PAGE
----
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How will the support increase affect dairy prices?

U.S. Ag Secretary Tom Vilsack announced Friday morning a temporary increase in the support price for dairy products, which will mean an increase in the price paid to farmers for milk.

From August through October of this year, the price paid for nonfat dry milk increase from $0.80 per pound to $0.92 per pound, the price paid for cheddar blocks from $1.13 per pound to $1.31 per pound, and the price of cheddar barrels from $1.10 per pound to $1.28 per pound. USDA says the increase will result in the government purchase of an additional 150 million pounds of non-fat dry milk and an additional 75 million pounds of cheese.

Ken Heiman is a cheesemaker in Wisconsin: he says this is going to take away a lot of the cheese that has been going to the Chicago Mercantile Exchange. Most of that cheese has come from the western United States, Heiman thinks that is what the Commodity Credit Corporation will purchase, “And we will virtually create a shortage and we will take the price up.”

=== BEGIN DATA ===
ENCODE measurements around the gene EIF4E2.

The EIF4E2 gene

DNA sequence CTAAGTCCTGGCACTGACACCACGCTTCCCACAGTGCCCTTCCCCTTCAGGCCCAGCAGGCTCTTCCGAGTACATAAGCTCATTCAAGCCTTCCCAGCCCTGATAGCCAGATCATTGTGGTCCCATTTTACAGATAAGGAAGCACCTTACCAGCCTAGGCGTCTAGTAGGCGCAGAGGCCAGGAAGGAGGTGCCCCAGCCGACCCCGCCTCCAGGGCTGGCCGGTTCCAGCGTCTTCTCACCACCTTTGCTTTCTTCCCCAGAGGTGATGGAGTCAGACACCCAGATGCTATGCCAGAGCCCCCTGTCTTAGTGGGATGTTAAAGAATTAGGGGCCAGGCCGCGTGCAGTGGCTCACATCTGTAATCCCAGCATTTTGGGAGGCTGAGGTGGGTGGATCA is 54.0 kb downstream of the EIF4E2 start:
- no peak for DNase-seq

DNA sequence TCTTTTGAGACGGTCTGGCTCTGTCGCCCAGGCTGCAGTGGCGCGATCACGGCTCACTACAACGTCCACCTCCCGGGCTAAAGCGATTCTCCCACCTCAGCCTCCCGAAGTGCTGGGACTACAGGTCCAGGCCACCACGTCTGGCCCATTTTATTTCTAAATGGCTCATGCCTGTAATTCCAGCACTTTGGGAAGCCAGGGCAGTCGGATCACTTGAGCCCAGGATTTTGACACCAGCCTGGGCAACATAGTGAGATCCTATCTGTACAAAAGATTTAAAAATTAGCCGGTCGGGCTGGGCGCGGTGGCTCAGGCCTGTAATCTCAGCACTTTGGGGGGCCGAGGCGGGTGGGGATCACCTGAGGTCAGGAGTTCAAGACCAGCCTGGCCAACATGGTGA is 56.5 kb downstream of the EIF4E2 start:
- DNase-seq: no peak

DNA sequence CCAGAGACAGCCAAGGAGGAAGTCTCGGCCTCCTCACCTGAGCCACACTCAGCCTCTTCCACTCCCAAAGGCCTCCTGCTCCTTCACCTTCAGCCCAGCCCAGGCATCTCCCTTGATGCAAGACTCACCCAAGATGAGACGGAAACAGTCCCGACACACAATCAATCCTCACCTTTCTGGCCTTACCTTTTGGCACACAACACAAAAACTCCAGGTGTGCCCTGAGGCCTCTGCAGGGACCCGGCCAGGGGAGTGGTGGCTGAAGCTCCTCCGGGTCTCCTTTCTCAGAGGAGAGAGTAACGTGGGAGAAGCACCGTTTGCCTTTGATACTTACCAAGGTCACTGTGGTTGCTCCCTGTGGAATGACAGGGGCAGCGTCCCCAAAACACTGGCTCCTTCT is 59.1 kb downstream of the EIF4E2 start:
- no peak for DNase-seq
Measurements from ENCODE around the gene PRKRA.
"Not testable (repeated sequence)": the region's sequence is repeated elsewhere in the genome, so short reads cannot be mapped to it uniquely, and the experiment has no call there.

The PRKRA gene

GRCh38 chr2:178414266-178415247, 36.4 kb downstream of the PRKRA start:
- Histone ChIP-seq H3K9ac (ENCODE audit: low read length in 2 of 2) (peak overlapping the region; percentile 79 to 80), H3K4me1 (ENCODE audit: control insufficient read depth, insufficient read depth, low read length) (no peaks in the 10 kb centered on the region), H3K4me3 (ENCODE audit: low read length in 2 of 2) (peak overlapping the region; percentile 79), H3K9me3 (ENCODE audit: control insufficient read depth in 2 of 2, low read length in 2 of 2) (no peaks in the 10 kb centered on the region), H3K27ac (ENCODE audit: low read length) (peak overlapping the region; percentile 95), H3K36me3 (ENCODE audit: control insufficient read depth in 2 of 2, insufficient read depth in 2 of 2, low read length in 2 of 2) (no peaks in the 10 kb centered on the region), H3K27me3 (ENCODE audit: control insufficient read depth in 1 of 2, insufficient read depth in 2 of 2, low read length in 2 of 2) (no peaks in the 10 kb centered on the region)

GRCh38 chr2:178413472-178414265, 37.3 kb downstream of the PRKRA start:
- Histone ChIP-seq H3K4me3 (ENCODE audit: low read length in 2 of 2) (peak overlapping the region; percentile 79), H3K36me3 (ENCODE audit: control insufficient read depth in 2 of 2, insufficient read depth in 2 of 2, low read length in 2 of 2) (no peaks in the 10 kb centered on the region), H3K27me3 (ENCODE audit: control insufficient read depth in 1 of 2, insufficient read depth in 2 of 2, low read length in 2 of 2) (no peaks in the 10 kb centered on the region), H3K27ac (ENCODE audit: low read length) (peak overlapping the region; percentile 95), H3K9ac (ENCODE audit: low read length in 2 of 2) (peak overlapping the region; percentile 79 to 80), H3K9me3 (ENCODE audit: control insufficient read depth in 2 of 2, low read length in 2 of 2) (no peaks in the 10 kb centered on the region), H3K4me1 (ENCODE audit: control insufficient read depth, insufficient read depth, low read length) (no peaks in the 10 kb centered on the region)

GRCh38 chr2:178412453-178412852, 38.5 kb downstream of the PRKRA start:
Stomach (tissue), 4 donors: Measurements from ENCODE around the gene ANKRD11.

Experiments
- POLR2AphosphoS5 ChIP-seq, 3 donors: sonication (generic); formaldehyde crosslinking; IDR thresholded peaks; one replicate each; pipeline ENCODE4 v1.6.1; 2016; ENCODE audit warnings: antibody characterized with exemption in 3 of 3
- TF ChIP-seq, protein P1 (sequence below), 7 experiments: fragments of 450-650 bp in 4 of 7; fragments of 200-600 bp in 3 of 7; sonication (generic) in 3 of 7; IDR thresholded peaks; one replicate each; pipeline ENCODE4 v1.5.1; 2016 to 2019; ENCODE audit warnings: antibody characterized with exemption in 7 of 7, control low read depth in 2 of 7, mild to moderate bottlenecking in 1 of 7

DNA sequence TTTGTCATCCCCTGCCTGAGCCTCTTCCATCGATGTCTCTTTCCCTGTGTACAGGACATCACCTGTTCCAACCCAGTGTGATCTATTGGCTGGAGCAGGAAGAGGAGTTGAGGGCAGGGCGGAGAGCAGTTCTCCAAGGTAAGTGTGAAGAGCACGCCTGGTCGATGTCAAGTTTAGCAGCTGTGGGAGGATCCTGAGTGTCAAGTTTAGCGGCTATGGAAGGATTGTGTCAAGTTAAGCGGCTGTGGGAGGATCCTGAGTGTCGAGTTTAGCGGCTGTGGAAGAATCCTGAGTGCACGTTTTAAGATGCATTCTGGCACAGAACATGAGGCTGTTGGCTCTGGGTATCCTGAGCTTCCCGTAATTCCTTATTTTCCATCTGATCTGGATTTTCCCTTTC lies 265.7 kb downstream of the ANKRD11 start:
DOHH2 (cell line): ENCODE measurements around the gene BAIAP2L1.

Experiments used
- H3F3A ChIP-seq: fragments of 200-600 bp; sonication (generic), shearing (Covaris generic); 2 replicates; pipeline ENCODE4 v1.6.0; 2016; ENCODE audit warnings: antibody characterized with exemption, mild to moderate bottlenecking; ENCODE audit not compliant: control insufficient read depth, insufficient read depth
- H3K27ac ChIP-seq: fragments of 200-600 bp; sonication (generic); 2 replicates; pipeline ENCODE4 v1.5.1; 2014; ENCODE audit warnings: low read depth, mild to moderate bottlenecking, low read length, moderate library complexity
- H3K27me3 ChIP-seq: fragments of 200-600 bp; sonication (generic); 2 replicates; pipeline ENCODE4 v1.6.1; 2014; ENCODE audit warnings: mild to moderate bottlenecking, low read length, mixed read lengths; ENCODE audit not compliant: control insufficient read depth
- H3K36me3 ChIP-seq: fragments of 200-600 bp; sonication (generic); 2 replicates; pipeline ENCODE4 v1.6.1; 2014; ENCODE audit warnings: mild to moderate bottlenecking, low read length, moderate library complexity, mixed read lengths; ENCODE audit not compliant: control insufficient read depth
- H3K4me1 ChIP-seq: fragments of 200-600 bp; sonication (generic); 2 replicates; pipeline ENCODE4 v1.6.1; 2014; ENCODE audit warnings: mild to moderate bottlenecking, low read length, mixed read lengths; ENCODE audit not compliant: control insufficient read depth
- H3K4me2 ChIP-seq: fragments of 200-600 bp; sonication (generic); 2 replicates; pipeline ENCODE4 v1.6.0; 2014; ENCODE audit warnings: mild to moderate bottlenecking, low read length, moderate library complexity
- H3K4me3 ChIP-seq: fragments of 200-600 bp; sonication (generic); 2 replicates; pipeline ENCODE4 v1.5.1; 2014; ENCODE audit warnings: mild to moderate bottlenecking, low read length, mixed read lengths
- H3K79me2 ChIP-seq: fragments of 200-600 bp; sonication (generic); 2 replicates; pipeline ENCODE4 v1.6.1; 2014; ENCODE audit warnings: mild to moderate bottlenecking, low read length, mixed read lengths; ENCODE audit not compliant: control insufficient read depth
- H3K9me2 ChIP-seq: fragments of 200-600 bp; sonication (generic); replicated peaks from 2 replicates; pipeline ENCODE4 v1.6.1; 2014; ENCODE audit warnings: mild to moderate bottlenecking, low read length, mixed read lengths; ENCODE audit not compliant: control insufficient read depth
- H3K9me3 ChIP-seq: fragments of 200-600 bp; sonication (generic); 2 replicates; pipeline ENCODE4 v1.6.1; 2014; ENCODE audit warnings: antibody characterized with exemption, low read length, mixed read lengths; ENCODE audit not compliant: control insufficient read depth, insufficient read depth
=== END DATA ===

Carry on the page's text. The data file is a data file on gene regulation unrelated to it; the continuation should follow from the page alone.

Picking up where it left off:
He also believes this will push the farm milk price up $2.00 or-so, “Industry buyers have no problem with $1.50 cheese but everything has been based on the Chicago Mercantile.” Heiman does not see the higher prices affecting retail prices that much, he notes that retail did not follow the market to the bottom, “So we’ll see the stores absorb a lot of this increase.”

 AUDIO: Ken Heiman talks about how the market should react 2:00

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